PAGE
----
Overall, it’s best to practice moderation in all things, especially in your diet if you are currently suffering from heart disease. One slice of pie at the holidays won’t harm you, but it’s best to avoid the above-mentioned foods with your heart in a fragile state.

If you’re in need of a great surgeon to perform mitral valve surgery or mini-AVR, Dr. Peter Mikhail is a cardiac surgeon in New Port Richey, Florida, who specializes in these surgeries. To book a consult or for more information, click here or call 727-312-4844.


If you’ve been diagnosed with heart valve disease, or know someone who has, you’ve probably heard a lot talked about the heart valve flaps. Well, what exactly are heart valve flaps? What do they do?

Heart valve flaps are also referred to as heart valve leaflets.  The heart valve flaps are made up of tissue, and they operate like doors. They open and close to allow blood flow through the heart in one direction. When functioning properly, these flaps close tightly.  The mitral valve has two flaps and the aortic valve has three valve flaps.

When people experience heart valve problems, the flaps are often to blame. If the flaps no longer close tightly, a patient has a good chance of developing heart valve disease. Depending on what’s happening to the flaps and valve, the person can be experiencing a different type of heart valve disease.

For the mitral valve, there are three different ways for the flaps to fail at doing their job. Mitral valve regurgitation/insufficiency is when the flaps do not close tightly, so blood leaks back into the left atrium of the heart.  In mitral valve stenosis, the flaps have thickened or stiffened and may even fuse together. Because of this, there is a narrowing of the valve or a blockage. Lastly, mitral valve prolapse is when both of the valve’s flaps are enlarged or bulging, which keeps them from closing evenly.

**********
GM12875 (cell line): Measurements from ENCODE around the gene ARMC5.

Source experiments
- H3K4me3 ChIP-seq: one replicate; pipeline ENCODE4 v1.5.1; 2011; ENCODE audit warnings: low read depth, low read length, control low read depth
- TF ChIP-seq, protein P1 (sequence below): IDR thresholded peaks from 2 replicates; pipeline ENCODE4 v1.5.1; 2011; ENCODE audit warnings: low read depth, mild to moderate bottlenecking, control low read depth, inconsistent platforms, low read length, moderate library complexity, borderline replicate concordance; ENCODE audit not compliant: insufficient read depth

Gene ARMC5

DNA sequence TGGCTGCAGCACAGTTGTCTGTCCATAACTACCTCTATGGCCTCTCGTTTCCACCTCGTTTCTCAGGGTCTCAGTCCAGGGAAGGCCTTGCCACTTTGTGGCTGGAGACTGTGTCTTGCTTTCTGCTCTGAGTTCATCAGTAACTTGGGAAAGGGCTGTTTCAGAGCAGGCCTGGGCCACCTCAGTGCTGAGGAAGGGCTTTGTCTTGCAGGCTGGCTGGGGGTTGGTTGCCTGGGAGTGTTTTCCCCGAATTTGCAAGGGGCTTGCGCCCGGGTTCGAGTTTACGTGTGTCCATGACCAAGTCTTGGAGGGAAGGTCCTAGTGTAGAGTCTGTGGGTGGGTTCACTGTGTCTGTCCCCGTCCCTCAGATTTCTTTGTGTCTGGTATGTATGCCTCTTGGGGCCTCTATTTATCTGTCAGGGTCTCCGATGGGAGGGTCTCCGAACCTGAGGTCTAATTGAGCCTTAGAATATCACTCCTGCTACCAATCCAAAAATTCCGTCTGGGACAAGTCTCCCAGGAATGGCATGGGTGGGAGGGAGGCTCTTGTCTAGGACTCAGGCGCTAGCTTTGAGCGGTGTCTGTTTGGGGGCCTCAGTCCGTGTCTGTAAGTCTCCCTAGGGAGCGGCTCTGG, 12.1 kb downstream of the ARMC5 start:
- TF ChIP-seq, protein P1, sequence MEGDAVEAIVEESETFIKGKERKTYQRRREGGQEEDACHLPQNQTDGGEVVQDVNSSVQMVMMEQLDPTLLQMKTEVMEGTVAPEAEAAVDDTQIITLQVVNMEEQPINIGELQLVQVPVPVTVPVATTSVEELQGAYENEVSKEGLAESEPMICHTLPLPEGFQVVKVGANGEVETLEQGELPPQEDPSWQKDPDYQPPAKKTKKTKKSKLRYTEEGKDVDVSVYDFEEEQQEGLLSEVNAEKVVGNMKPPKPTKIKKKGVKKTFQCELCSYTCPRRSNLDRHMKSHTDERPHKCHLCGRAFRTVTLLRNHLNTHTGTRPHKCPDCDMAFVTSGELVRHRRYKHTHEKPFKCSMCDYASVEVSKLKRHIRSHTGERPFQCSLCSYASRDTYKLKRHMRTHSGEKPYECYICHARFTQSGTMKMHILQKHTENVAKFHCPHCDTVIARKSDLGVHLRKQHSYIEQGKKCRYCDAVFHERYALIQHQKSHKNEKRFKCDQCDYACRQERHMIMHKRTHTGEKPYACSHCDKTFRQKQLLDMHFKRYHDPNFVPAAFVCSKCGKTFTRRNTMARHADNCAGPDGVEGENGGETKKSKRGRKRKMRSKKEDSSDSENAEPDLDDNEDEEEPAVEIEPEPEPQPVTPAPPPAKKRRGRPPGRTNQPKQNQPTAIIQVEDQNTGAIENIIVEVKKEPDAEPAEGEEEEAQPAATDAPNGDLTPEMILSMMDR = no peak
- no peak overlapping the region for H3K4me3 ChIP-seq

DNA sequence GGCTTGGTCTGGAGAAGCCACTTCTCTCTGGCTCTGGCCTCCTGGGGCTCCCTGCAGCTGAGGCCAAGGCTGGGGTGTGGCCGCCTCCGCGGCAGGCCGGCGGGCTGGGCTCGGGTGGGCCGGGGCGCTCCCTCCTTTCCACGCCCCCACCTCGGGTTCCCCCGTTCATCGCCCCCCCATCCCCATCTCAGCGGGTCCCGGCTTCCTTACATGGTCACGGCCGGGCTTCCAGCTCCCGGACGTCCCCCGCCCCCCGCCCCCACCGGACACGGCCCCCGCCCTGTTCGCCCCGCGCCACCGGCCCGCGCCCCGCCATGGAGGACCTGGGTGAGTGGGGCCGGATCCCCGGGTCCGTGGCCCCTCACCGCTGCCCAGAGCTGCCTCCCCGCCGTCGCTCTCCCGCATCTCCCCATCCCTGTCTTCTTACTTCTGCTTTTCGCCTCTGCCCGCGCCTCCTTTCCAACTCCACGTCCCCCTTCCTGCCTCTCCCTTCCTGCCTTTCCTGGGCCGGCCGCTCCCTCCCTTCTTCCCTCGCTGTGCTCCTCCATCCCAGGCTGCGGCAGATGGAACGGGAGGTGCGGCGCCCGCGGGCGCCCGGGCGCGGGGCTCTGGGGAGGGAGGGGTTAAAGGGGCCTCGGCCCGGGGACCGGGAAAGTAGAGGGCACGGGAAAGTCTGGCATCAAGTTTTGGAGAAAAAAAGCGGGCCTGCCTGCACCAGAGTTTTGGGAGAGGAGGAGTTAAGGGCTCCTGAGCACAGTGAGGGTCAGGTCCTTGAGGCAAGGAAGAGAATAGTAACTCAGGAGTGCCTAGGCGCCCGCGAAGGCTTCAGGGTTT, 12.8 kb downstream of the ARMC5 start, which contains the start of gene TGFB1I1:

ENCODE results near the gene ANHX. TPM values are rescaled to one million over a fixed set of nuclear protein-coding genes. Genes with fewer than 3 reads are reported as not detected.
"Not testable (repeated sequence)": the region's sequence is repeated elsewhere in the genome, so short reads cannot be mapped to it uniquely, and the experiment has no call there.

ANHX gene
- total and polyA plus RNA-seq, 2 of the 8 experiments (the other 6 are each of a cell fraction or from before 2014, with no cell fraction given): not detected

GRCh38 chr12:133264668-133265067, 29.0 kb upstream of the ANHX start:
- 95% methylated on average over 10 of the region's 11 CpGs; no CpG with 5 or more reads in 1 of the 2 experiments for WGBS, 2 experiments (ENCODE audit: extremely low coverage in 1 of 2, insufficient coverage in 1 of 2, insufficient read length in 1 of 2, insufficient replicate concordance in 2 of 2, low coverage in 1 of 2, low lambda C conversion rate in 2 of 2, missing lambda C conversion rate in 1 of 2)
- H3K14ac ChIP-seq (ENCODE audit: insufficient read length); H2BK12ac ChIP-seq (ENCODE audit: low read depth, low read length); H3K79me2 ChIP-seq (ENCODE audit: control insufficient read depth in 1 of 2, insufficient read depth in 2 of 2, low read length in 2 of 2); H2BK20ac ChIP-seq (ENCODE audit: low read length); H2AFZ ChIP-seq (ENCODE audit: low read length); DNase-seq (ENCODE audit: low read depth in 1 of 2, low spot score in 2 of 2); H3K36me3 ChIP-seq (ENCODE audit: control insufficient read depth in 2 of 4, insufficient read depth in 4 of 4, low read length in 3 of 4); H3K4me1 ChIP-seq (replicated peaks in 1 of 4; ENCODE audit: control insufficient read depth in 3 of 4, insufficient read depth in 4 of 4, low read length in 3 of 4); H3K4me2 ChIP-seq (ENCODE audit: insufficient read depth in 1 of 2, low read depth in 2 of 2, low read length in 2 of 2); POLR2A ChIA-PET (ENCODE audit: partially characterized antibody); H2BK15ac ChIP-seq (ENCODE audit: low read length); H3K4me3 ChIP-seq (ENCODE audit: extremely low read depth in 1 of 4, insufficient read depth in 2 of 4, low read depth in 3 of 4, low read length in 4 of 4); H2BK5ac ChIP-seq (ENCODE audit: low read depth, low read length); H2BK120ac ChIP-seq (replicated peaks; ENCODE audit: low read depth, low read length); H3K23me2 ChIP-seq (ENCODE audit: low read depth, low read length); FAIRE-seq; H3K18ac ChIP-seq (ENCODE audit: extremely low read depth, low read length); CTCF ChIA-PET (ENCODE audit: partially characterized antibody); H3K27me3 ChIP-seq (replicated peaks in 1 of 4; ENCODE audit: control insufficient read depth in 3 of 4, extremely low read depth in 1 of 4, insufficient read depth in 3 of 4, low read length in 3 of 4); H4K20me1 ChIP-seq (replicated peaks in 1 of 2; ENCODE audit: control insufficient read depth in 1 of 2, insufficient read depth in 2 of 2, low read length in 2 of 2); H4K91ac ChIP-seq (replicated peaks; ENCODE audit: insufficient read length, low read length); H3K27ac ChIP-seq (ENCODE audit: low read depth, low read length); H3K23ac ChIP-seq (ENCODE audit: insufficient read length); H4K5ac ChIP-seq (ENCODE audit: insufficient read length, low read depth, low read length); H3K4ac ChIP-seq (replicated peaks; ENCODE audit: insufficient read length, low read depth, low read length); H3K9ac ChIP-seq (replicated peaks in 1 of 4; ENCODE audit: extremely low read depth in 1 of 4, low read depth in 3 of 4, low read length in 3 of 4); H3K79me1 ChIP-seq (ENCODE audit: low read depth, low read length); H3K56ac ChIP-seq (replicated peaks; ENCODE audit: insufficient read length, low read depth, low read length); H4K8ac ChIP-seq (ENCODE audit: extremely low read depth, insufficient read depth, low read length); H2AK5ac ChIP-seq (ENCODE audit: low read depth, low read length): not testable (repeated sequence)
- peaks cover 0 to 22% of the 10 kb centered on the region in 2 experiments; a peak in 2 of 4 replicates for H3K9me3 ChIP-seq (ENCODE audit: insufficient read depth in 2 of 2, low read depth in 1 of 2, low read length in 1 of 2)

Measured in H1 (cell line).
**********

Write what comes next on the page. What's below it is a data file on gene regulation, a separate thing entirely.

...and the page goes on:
With the aortic valve, aortic valve regurgitation occurs then the flaps no longer close properly and blood flows back into the left ventricle of the heart. Aortic valve stenosis is when the flaps have thickened or stiffened and potentially fuse together, which narrows the valve.

If you’re having a problem with the flaps in your mitral valve or aortic valve, you may be a good candidate for mitral valve surgery or mini-AVR. If you’ve been looking for a cardiac surgeon, Dr. Peter Mikhail specializes in mitral valve surgery and mini-AVR. He is based in New Port Richey, Florida. To learn more click the Mitral Valve Surgery or Mini-AVR pages. To book a consult, click here or call 727-312-4844.


Dr. Peter Mikhail is a thoracic and cardiac surgeon in Tampa, Clearwater, and New Port Richey, Florida. Dr. Mikhail is Board Certified by the American Board of Surgery, The American Board of Thoracic Surgery and The Royal College of Physicians and Surgeons of Canada.